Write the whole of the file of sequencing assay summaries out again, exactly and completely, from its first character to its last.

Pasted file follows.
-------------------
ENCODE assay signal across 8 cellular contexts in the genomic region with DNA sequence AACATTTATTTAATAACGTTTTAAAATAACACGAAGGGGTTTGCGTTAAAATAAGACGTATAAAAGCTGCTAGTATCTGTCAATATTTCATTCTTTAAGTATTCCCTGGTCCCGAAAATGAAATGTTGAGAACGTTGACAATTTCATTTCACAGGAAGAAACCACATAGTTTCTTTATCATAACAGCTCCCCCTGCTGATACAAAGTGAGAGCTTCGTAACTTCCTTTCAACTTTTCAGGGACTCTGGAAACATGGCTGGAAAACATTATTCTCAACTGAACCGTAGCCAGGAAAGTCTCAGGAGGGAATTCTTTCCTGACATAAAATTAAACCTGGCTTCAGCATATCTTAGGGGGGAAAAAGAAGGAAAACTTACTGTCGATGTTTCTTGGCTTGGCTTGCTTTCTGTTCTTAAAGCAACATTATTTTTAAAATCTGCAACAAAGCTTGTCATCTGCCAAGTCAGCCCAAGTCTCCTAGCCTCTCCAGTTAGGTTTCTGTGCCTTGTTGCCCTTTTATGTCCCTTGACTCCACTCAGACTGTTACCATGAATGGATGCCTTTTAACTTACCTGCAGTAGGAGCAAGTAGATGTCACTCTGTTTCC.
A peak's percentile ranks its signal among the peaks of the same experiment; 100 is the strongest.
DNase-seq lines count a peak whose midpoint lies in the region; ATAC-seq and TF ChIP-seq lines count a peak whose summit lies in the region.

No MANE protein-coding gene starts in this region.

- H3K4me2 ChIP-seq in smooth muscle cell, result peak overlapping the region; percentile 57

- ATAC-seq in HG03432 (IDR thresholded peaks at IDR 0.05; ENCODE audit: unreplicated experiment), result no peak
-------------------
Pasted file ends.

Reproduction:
ENCODE assay signal across 8 cellular contexts in the genomic region with DNA sequence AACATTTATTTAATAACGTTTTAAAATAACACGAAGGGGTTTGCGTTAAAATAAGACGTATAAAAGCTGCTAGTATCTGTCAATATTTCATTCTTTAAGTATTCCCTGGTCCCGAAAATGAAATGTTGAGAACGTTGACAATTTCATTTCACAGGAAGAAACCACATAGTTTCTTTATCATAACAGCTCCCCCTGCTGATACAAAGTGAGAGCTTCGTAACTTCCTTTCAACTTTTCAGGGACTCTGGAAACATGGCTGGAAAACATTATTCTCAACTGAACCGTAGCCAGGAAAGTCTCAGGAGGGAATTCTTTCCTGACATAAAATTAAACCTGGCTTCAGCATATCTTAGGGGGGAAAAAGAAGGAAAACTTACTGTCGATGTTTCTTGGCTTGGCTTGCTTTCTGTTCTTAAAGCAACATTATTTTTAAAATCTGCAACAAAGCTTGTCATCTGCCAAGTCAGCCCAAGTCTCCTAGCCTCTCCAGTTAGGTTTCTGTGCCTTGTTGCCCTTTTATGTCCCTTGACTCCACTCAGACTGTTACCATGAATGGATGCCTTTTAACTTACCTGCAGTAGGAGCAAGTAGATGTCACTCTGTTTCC.
A peak's percentile ranks its signal among the peaks of the same experiment; 100 is the strongest.
DNase-seq lines count a peak whose midpoint lies in the region; ATAC-seq and TF ChIP-seq lines count a peak whose summit lies in the region.

No MANE protein-coding gene starts in this region.

- H3K4me2 ChIP-seq in smooth muscle cell, result peak overlapping the region; percentile 57

- ATAC-seq in HG03432 (IDR thresholded peaks at IDR 0.05; ENCODE audit: unreplicated experiment), result no peak